There are several lesser techniques, which have the same practical effect. One is refusal to delay decisions on action for negotiation with other groups or to conduct democratic processes leading to a vote, on the usually spurious ground of ‘urgency’, with the result that the sect launches its own front ‘initiative’ subject to its organisational control. Another is, where it controls broader organisations, the sect invariably attempts to reproduce its own internal bureaucratic manipulation and suppression of discussion - again reflecting the dynamics and needs of its recruitment regime, but also having the effect of driving out critics ... so that no unity can be maintained or competing ‘broad’ organisations emerge.


The common core ideology of sectarianism is that united action is only possible on the basis of general agreement and hence the suppression of dissent. It is for this reason that sectarianism can readily seem to be turned on its head, as the sect suppresses its own formal political ideas for the sake of ‘getting into the movement’. Thus in order to have united action with the Peronistas we have to pretend to be Peronistas (Nahuel Moreno in 1950s Argentina). In order to have united action with the Morning Star and Labour left we have to pretend to be Stalinists/reformists (umpteen Trot groups since 1945 - most recently the SWP in the Anti-Nazi League, the STWC and, in a diluted form, the Socialist Alliance). In order to have united action with the anarchists and spontaneists, etc of the anti-globalisation movement we have to pretend to be ... Globalise Resistance. When this practice is coupled with the anti-democratic instincts of the sect, the sect becomes a left policeman to suppress criticism by bureaucratic manipulation for the benefit of some section of the labour bureaucracy - the historic role of the Stalinised CP.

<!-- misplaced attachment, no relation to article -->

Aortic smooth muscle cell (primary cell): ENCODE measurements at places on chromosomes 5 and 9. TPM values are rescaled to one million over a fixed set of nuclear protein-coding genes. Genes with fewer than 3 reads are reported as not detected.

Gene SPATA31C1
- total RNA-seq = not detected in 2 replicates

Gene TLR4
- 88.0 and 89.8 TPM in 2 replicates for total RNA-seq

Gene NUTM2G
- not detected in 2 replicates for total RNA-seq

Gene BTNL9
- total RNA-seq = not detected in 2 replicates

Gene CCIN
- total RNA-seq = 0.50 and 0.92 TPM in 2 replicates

To call a person or organisation sectarian is an insult, for Trotskyists as well as for everyone else. As a result, ‘sectarianism’ acquires a new definition popular among Trot sects. Instead of consisting in refusal to unite in action, it becomes insisting on raising political differences - or refusing to pretend. Thus the SWP leadership called the ISO ‘sectarians’ for refusing to pretend to be simple anti-globalisation activists. Thus John Ross of Socialist Action and his lieutenants in 1984-85 called Phil Hearse and Dave Packer (of the opposition which became the ISG) and Alan Thornett, ‘sectarians’ for raising criticisms of Benn, Scargill and Livingstone: ie, refusing to pretend to be left social democrats. It is this - sectarianism equals raising criticisms - which is exactly the content of Thornett’s criticism of the ‘sectarianism’ of the Weekly Worker.